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Posts Tagged ‘career transition’

June 2nd, 2009

Smart Grid 101: Definitions and Opportunities

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Carolyn ThumbnailPenned by Carolyn

Smart Grid is one of those terms being thrown around the media and the green business sector – and for good reason, as it’s one of the most promising areas for growth even in this economy. In terms of being able to talk the talk in the green sphere, this is a concept you should be able to discuss with some level of intelligence and awareness.

Though there’s no singular definition attached to smart grid, it’s basically the concept of combining a power delivery system with a digital technology/metering system that allows utilities and consumers to adjust their electricity use with an end goal of increasing the efficiency of power usage nationally and globally.

Get familiar with some of the issues around implementing smart grid technologies, and why there’s so much buzz and hope for this growing green sector. Here are some resources to kick off your investigation:
  • The Department of Energy published a 48-page e-book called “Smart Grid: An Introduction,” which explores in layman’s terms the nature, challenges, opportunities and necessity of Smart Grid implementation in the U.S. and beyond. There’s a great glossary of terms in the back.
  • The Demand Response and Smart Grid Coalition has information on the companies in the sector. Its member list (copied below) will give you a sense of some of the big players in the field.
  • This map of 101 Cleantech Startups shows several Smart Grid companies.
  • Smart Grid News gives information on companies in the sector, deals and transactions and trends in the industry.
  • Wikipedia has some basic background and interesting links.

And now, dive in to these companies and see where you might be interested in fitting in. Our usual thoughts on networking apply – run a search through LinkedIn to see who you know there; join some groups that the company’s employees are a member of to get exposed to the industry dialogue; read through the company bios; and check out job openings.

Aclara
Ambient
Amplex
CalAmp
Comverge
Conservation Services Group
Corporate Systems Engineering
CPower
Direct Energy
Echelon
Eka Systems
eMeter
Energy Capital Partners
Energy Curtailment Specialists
EnergySolve
EnerNOC
Enfora
Enspiria Solutions
General Electric
Google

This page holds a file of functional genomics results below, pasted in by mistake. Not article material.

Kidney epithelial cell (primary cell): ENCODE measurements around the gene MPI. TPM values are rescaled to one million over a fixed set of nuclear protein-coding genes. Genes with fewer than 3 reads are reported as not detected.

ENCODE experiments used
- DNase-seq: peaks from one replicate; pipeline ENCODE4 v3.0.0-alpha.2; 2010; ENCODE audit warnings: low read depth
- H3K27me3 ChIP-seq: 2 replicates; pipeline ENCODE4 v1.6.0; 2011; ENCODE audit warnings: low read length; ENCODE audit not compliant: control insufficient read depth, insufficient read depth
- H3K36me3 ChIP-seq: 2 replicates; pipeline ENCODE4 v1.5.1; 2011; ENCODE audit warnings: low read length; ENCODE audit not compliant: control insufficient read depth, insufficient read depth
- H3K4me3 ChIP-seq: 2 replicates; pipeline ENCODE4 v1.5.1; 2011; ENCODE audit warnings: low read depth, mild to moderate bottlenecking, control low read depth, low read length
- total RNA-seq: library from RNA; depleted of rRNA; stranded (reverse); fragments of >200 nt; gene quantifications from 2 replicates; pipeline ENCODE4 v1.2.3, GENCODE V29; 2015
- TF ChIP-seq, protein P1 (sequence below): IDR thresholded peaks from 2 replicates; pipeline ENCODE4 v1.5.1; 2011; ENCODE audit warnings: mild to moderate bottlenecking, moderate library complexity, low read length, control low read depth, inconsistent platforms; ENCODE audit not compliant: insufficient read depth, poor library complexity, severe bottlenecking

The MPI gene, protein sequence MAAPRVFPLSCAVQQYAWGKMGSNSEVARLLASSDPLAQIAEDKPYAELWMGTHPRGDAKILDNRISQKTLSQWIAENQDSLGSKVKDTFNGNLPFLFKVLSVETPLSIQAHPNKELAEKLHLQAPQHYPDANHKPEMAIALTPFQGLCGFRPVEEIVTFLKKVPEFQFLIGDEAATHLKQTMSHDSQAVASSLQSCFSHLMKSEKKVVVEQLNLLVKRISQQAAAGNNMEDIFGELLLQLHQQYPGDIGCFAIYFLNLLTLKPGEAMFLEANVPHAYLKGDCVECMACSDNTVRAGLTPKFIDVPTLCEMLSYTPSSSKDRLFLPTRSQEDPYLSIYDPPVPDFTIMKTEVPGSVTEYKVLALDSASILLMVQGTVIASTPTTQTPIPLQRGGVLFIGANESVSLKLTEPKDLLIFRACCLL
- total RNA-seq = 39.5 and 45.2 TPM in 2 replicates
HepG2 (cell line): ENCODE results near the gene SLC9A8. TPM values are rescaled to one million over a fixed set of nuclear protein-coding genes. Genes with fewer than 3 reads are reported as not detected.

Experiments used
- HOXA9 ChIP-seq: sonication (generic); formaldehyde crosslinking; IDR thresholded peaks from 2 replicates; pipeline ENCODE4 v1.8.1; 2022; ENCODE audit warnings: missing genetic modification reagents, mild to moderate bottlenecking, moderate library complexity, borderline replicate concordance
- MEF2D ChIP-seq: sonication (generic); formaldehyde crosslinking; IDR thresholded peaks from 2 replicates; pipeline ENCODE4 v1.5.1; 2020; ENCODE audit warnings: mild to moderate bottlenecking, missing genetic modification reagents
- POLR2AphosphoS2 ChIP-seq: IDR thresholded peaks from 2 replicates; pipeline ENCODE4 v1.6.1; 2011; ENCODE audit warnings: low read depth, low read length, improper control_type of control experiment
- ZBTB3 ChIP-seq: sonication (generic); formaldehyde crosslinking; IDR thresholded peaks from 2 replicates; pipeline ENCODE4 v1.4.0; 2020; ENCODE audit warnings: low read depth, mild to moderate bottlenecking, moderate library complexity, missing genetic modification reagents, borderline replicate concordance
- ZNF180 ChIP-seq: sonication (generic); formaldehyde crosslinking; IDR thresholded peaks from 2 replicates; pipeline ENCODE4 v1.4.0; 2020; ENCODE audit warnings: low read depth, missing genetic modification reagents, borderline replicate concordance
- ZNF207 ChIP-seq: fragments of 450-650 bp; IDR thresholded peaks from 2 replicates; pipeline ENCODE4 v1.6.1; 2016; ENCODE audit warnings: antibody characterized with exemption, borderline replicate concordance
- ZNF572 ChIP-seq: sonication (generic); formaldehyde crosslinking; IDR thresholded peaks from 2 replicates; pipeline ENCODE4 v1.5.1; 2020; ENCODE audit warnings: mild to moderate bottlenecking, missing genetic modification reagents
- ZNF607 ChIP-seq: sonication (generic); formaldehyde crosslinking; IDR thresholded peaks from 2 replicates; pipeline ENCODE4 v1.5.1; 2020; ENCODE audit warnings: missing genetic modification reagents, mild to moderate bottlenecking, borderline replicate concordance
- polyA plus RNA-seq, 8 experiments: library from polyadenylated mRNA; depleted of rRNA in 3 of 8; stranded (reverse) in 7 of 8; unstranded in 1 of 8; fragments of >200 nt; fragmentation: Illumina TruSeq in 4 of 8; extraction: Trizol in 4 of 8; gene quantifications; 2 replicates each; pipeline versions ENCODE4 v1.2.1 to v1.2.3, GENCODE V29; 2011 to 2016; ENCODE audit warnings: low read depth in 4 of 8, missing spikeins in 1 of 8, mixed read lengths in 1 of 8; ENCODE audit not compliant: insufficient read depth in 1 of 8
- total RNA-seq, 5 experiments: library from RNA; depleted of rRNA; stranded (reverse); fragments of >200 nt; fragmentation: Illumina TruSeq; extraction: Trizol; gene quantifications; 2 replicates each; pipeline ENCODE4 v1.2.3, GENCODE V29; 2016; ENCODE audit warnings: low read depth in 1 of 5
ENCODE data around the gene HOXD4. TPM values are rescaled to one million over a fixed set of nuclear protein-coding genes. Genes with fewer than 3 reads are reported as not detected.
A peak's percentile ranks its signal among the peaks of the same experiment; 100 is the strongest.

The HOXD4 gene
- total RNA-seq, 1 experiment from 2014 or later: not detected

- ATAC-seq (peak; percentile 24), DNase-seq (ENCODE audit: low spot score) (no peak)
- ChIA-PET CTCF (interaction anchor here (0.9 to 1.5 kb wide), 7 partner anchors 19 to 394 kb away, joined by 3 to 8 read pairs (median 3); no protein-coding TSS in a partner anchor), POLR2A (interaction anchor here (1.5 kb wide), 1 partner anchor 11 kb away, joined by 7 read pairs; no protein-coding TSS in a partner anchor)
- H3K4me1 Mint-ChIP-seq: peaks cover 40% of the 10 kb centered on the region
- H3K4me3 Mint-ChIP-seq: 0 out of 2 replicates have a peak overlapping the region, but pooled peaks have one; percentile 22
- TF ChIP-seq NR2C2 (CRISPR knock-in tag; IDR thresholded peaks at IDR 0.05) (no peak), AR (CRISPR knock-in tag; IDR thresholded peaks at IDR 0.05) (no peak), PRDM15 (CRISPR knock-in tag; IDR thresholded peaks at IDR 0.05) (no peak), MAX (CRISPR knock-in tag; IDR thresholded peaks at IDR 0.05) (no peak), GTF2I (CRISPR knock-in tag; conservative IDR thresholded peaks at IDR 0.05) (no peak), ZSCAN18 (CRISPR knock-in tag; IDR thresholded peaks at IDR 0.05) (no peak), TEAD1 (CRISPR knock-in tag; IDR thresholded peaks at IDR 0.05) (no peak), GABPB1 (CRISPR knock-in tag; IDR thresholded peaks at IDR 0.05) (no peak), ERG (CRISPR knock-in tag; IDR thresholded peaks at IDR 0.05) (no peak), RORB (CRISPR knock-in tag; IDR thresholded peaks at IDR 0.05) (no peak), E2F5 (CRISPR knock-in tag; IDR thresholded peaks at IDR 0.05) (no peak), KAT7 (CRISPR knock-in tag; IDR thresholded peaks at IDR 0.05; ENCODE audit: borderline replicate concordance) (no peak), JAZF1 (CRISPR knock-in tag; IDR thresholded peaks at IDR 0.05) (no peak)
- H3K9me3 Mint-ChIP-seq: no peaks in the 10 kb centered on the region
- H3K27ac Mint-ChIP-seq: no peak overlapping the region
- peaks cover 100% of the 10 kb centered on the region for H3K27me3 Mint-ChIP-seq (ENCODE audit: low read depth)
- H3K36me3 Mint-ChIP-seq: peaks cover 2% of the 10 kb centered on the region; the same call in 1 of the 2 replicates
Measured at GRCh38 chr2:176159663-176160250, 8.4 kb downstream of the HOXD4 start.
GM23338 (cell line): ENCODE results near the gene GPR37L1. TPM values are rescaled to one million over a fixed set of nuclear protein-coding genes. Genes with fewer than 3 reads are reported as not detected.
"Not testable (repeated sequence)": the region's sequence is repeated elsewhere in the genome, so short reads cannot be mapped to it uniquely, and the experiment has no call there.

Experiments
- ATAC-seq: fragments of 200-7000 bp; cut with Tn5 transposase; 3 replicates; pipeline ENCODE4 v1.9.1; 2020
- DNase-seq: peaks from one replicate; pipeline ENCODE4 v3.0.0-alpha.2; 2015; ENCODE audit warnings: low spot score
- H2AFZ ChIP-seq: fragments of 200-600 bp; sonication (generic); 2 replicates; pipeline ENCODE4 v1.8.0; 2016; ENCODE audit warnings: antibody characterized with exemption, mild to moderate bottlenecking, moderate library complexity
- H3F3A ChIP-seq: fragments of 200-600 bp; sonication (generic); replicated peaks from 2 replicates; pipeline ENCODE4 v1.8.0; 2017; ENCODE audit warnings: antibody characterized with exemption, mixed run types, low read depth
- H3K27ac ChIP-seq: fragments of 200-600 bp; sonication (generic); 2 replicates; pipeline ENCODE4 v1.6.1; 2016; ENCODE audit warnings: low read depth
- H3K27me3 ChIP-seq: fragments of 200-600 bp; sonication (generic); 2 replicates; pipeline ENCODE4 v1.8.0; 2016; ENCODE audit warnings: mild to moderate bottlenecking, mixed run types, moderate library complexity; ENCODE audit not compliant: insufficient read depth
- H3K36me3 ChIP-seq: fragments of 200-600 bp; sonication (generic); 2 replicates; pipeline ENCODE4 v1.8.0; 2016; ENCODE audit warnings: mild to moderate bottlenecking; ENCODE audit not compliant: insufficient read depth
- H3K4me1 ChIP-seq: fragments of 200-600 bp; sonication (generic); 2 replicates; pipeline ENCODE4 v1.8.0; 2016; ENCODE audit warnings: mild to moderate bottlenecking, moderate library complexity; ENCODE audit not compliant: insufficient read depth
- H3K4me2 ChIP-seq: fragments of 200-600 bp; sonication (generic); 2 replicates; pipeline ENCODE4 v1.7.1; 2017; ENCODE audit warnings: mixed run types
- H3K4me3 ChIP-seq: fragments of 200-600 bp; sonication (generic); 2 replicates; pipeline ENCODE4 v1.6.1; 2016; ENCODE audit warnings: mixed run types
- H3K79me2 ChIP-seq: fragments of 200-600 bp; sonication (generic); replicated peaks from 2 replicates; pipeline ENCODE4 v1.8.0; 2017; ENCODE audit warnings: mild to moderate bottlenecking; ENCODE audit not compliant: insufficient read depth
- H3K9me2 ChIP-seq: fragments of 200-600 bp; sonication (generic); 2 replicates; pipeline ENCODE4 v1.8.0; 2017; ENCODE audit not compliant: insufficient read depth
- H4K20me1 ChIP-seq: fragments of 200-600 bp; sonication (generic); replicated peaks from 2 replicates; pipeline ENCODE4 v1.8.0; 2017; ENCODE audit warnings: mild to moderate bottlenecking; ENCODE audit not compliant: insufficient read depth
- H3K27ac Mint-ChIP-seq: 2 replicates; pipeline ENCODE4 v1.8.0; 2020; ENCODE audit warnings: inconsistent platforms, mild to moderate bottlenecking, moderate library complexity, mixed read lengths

Honeywell
IBM
Ice Energy
Itron
KMC Controls
Landis + Gyr
Lutron Electronics
Oracle
PCN Technology
Sensus
Silver Spring Networks
SmartSynch
Steffes
Tendril
Trilliant Networks
Ziphany

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May 26th, 2009

Follow up Thoughts on "Why Your Resume is Getting Passed Over When You Apply Online"

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Carolyn ThumbnailPenned by Carolyn

I’ve gotten some great feedback and questions in response to the post on 3 Reasons Why Your Resume is Being Passed Over When You Apply Online.

In response to the questions we’ve received, here’s a closer look:

Is it preferred and OK to attached the cover letter as the first page of the resume?

Yes and no. To qualify what I wrote last time (that you should put your cover letter into the body of your email), I would do so and then attach a copy of your cover letter below your resume, as the second attachment. That way it will also go on to your automatic file (depending on the back-end system the company is using).

As for combining the two documents, avoid it at all costs. It’s cumbersome, and where employers are making quick judgments based on a glance at your resume, having to scroll past a 1pg cover letter may be just enough of an annoyance for them to overlook your application entirely.

Is it an acceptable format to convert the Word document into a PDF when asked to include an attachment?

PDF certainly looks cleaner and you can make sure the formatting won’t get screwed up when someone opens your resume with a different version of Word.

My only hesitation is that some back-end systems have trouble parsing PDFs correctly, or creating “previews” of these documents for the recruiter to easily glance at. However, if a company or recruiter prefers one type of file to the other, they’ll probably specify, so just read the instructions and do what seems appropriate.

What if you’ve been heeding these recommendations since day 1 and you still never get any job interviews?

Unfortunately, following these guidelines for submission of your resume doesn’t necessarily mean that the content of your resume is what the company or recruiter is looking for – it just makes the resume and application more likely to be read and properly judged.

As for content of your resume and formatting, check out the Jobseekers section on our site for tips and guides.

Have more questions? Post them here and we’ll respond.

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May 12th, 2009

Dive In: 21 Places to Look for Green Volunteering Opportunities

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Carolyn ThumbnailPenned by Carolyn